Nearly nine months after she sensationally quit the Today show and defected from Nine to Ten, Lisa Wilkinson has finally revealed what prompted her shock move.
“I wanted change, I wanted to keep growing, to keep learning, to keep challenging myself,” Wilkinson, 58, told a B&T magazine conference in Sydney on May 28.
“Even at my age.”
The Sunday Project host was keynote speaker at the event, and laid her cards out on why she used Twitter to break the news she was quitting Today and had a new job.
After nearly 40 years in the media, the former Dolly editor said her personal brand was strong enough that she could outwit her “mighty” bosses and beat them to the punch with the announcement.
“Where once I would have waited for the mighty Nine Network to announce my resignation through their huge and powerful reach, I now realised I had my own instantly available social media network to reach out to that night,” Wilkinson said.
“I took ownership of what had happened and half-a-million of my followers on social media were the very first to find out that I was leaving – something that clearly annoyed the bejesus out of Channel Nine.”
While the abrupt end to her Nine career “did generate a headline or two,” Wilkinson said, “I was so pleased that it also generated such a huge conversation about issues that truly matter in the workplace in this country.”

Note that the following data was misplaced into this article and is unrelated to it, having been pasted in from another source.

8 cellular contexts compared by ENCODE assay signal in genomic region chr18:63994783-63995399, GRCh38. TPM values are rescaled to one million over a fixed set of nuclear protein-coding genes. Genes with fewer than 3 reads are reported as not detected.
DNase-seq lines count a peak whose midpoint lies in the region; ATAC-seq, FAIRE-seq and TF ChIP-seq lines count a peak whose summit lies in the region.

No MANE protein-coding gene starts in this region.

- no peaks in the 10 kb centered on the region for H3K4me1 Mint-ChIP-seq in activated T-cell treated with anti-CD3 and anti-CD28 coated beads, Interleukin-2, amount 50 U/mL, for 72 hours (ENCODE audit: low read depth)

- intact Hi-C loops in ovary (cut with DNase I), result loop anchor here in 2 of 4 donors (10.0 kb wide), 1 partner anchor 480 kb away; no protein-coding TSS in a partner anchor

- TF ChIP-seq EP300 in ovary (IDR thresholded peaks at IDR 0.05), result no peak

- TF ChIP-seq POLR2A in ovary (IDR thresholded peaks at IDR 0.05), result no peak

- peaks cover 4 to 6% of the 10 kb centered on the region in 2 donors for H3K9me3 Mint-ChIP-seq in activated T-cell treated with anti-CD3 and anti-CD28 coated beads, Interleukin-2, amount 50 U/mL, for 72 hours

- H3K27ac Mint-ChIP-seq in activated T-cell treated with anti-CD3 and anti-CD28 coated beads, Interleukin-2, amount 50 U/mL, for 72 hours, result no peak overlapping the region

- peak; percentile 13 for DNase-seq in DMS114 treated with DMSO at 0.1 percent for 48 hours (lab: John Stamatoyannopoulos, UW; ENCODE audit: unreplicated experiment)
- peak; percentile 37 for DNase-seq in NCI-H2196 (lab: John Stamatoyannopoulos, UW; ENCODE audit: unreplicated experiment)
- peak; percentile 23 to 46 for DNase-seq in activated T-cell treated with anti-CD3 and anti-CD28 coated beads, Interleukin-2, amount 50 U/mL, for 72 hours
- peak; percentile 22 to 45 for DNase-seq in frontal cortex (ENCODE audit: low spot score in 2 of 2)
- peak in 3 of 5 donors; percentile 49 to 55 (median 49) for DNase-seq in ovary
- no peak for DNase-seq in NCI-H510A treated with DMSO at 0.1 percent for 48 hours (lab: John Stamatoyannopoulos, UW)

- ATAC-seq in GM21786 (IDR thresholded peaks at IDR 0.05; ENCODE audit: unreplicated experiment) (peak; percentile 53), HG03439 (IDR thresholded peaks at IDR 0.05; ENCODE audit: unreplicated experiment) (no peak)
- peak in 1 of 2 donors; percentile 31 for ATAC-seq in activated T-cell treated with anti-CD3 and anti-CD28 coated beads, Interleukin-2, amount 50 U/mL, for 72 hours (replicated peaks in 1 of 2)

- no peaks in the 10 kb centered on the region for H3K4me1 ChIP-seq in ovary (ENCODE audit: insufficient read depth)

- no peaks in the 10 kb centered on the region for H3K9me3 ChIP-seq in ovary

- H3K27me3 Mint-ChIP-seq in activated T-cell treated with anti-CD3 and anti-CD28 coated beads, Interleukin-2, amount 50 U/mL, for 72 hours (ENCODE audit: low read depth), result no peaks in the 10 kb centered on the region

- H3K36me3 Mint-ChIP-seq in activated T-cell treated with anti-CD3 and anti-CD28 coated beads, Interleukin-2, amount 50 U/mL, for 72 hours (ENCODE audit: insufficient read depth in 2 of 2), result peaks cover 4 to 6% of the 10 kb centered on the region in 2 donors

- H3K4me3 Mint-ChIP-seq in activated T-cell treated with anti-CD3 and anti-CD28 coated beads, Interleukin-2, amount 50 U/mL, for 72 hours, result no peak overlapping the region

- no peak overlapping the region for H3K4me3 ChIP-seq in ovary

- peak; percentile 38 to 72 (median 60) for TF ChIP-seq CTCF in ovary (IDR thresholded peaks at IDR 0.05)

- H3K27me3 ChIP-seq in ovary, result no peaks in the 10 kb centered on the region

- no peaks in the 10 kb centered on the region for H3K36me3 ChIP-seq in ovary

“Issues that are almost exclusively placed in old-school thinking,” said the star, who described herself as a “women’s advocate” in promotional spots for The Project ahead of her January debut.
“And I’m never at my best around old-school thinking”.
Her new job has already taken her to Las Vegas to interview Celine Dion, to New York to sit down with Amy Schumer and to London for Prince Harry and Meghan Markle’s wedding.
On May 27, the mother-of-three shared her delight at being back in Sydney with daughter Billie.
A post shared by Lisa Wilkinson (@lisa_wilkinson) on
Before Wilkinson’s “wanting change” explanation about why she walked out on Today, multiple reports and sources said it was over a pay battle.
At the time, it was claimed she wanted pay parity with co-host Karl Stefanovic, whose contract reportedly sees him earning $2 million a year.
But Nine’s chief executive officer Hugh Marks hit out at Wilkinson, saying she was offered a $1.8 million package but wanted $2.3 million.
Her stance and departure was hailed as highlighting gender pay discrepancies, particularly in media.
Her industry was given a rap over the knuckles by Wilkinson, who called out the magazine industry’s “dumb management” and said too much of what we read online is a “cesspit of toxic, unmoderated, factually incorrect, libellous bile.”
Wilkinson’s start on The Project saw strong ratings but within three months they had dipped to 254,000 metropolitan viewers.
Ten has fought rumours the show’s co-host Carrie Bickmore had her nose put out of joint by Wilkinson’s arrival or that there are concerns Wilkinson’s performance hasn’t drawn more fans.
“In the end, I just want to do good work and the rest will follow,” she told Who magazine in April about the numbers.
“There was always going to be a lot of scrutiny. I expected that.”
She said the “best mix” for the show was still being worked out, but:
“One of the wonderful things about going to The Project is the trust that people have in the journalism.”